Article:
Being a geek is a state of mind, and that state of mind leads us to intensely explore our interests and approach the world with endless curiosity. When we want to get involved in something cool, we get really involved. In other words, we get geeky about it.

I know the research shows that frugal living benefits kids while materialism doesn’t. And I believe that living simply is good for the planet. That doesn’t mean I wouldn’t like a few geek frills, some day. More movies, newer gadgets, and the bucks to finally get to Maker Faire. While I’m dreaming, I’d like an invisible bike helmet too.

How does living frugally affect your geeky or not-so-geeky passions?

child

The Boy With No Toys

why toys are bad for kids, overstimulated kids,

Image courtesy of eyeofboa.deviantart.com

Before he was born, his mother decided her son would have no toys. Abandoned by the father, she was already a single parent. She made a living cleaning for other people. Most days she took the bus to affluent streets where children never seemed to play outside. As she vacuumed and scrubbed beautiful homes overfilled with possessions she paid close attention to what children did all day. Often they were gone at lessons, after school programs, or playdates. When they were home they usually sat staring at screens. Toys in their carefully decorated rooms appeared to be tossed around as if the small owners had no idea how to play, only how to root restlessly for entertainment.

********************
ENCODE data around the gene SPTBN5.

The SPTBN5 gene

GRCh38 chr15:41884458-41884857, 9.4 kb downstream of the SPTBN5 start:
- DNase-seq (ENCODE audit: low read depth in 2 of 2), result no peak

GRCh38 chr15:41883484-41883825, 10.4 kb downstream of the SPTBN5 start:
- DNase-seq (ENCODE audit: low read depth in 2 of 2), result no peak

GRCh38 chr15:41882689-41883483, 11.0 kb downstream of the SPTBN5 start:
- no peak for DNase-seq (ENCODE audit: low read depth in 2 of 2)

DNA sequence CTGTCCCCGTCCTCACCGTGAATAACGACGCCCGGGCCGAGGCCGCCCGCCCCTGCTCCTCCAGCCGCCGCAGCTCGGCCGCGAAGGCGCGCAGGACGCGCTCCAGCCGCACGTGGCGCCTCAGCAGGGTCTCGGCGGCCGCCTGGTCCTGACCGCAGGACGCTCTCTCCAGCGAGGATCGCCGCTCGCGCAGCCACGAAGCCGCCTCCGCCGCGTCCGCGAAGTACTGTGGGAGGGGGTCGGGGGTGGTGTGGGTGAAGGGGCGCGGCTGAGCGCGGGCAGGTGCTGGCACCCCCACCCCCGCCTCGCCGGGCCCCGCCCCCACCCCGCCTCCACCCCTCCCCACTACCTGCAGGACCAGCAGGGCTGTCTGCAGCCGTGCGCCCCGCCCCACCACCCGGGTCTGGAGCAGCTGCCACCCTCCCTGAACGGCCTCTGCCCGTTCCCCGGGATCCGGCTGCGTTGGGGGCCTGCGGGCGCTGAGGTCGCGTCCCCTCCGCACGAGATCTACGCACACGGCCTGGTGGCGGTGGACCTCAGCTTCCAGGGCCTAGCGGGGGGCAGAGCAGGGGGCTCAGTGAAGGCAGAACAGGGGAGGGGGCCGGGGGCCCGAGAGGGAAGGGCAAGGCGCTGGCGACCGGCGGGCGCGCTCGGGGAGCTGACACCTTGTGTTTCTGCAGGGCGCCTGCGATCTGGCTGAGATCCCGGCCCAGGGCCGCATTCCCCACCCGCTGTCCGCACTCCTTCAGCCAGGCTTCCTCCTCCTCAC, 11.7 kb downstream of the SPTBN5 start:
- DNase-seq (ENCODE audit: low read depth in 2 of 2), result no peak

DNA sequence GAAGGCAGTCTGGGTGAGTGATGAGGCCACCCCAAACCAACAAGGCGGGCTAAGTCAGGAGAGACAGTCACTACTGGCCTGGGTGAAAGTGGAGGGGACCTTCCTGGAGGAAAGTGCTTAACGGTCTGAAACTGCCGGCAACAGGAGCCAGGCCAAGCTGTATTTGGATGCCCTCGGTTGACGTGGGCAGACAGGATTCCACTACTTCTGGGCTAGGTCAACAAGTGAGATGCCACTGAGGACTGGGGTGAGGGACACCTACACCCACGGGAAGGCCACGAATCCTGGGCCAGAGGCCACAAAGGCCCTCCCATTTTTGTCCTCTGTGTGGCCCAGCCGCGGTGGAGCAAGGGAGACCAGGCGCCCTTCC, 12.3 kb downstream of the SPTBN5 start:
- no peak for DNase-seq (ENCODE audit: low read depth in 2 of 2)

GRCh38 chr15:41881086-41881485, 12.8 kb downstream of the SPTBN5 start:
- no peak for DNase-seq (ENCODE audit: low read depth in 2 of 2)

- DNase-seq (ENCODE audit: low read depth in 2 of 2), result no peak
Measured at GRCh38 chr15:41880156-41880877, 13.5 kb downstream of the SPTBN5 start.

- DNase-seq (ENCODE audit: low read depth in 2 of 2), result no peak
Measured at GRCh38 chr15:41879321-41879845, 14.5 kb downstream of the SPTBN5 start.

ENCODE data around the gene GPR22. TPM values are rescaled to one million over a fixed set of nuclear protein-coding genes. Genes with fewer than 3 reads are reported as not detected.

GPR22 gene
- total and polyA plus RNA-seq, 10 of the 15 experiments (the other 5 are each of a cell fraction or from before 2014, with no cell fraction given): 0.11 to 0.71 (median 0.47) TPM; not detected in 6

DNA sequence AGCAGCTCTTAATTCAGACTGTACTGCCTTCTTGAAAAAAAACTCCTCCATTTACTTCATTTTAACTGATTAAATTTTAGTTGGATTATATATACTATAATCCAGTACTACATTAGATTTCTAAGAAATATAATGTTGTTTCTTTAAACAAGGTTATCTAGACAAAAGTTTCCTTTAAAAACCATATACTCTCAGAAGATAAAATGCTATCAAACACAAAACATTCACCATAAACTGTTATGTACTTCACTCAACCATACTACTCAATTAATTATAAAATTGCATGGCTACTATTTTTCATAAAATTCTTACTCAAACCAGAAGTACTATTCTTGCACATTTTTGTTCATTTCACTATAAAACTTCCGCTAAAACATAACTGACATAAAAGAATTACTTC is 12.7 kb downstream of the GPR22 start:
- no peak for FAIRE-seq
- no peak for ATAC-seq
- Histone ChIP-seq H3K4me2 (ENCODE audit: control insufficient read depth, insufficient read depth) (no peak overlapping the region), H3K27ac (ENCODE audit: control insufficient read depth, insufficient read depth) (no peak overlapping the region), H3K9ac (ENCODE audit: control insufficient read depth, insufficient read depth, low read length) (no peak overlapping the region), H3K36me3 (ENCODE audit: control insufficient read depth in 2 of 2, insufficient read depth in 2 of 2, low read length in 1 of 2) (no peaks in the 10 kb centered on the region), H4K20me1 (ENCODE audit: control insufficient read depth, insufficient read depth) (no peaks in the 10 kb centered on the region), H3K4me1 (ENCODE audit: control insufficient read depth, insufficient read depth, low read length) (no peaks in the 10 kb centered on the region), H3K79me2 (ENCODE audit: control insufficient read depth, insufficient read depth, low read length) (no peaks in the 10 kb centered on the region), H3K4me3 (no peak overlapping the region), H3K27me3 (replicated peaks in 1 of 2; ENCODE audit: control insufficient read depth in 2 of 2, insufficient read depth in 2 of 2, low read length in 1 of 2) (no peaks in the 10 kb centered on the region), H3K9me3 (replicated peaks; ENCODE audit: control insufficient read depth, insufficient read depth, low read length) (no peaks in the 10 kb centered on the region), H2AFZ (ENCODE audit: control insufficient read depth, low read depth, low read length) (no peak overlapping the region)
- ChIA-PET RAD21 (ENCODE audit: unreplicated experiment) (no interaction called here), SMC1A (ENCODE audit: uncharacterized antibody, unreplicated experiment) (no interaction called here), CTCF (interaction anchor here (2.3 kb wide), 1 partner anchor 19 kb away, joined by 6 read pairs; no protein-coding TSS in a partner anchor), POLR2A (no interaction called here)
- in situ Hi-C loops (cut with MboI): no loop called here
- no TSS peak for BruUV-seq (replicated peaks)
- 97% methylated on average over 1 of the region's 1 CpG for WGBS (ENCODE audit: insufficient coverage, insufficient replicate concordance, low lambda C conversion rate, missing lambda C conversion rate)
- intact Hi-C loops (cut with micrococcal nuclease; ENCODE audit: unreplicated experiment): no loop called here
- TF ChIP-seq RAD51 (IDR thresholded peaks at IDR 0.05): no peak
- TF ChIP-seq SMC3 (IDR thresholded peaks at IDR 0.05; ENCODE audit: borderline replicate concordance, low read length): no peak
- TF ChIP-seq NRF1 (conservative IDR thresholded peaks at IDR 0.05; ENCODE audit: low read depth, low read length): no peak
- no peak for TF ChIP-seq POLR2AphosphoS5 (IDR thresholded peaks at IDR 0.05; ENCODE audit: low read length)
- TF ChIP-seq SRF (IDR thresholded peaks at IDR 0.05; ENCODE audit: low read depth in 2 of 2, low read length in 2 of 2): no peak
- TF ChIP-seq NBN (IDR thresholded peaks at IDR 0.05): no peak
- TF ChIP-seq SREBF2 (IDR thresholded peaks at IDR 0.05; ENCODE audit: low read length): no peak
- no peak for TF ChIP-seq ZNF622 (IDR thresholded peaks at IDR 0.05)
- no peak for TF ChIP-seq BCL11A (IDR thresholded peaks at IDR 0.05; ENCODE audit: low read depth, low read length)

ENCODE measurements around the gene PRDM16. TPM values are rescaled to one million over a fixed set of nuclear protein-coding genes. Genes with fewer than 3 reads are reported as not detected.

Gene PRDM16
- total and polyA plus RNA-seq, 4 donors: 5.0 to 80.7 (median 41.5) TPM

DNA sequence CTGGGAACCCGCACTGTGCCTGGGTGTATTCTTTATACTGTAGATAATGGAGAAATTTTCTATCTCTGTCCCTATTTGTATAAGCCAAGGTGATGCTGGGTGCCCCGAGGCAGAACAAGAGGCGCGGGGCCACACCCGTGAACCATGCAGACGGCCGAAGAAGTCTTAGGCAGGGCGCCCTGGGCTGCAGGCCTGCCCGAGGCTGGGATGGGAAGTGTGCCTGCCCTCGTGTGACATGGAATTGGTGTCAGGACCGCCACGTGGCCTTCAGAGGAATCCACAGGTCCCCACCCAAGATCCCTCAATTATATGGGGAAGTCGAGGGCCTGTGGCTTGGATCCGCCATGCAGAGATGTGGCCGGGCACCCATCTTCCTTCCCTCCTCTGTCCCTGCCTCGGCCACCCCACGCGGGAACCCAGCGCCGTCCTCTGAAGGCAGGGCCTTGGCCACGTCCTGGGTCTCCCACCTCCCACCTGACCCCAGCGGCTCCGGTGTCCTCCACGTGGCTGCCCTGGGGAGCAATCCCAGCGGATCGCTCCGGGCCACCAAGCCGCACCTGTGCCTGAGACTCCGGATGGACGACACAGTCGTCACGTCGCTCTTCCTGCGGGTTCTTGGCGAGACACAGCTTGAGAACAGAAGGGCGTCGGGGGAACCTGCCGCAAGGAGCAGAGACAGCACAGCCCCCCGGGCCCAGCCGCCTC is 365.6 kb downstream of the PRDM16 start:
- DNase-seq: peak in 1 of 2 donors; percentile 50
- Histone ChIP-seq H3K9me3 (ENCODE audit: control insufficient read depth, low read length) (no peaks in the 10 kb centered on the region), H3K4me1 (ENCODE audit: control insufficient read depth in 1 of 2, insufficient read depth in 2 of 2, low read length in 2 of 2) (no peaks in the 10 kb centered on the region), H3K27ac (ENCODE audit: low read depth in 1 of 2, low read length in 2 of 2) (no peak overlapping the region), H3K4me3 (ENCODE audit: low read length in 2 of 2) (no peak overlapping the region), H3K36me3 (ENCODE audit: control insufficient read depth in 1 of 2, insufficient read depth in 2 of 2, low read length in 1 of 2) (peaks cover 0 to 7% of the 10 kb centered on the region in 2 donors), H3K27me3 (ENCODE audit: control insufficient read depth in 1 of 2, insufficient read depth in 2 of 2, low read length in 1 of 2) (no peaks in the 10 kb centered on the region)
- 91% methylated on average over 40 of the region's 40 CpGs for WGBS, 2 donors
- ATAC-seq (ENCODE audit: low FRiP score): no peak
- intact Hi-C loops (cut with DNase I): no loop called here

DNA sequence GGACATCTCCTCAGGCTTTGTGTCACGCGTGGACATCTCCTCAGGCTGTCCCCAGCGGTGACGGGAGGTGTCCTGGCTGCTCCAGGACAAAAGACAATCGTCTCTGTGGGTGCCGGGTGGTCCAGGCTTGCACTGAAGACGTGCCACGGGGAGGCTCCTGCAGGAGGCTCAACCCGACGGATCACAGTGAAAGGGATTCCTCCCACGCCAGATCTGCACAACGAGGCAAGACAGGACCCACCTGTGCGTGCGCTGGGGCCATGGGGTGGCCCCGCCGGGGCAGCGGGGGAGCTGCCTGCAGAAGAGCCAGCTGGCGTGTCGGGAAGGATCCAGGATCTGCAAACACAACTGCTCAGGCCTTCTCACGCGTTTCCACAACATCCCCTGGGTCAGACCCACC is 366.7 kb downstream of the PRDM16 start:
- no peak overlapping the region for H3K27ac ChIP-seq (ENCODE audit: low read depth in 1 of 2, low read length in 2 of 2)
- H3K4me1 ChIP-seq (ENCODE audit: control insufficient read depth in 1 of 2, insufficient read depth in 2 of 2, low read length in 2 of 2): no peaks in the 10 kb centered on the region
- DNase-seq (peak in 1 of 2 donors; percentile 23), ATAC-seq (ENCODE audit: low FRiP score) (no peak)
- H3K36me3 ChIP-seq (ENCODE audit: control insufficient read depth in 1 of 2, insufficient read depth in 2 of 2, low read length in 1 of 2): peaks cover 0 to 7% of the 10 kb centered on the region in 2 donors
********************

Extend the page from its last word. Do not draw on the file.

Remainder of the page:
She thought about it, talked to the oldest people she knew, and read everything she could. Then she informed anyone who cared to listen that her child would not have toys. Not a single purchased plaything.

Will (name changed) and his mother live in a small mobile home park. By most standards they are poor. Their income is well below the poverty line. They don’t have a TV or computer (although Will uses the computer at the library and watches the occasional TV program at babysitters’ homes). But their lives are rich in what matters. Together Will and his mom grow food on several shares of a community garden, bartering when they have extra produce. They make all their meals from scratch. These routines activate a whole array of learning opportunities for Will, quite naturally.

They are close to most of their neighbors in proximity as well as in friendliness. While his mother is working Will is cared for by several different seniors in their trailer park. He not only likes to help his mother garden, cook, and take care of their small home but he also likes to take part in helping his neighbors with small tasks. He carries groceries for certain ladies, helps an older gentleman with a birdhouse building hobby, and sometimes gets to assist another neighbor in automotive repairs.  He gets a lot out of these meaningful tasks.  Children long to take on real responsibility and make useful contributions. Giving them these opportunities promotes their development in important ways.

Sounds nice. But what about play?

natural play best for kids, free play, no toys,

Image courtesy of karenelrick.deviantart.com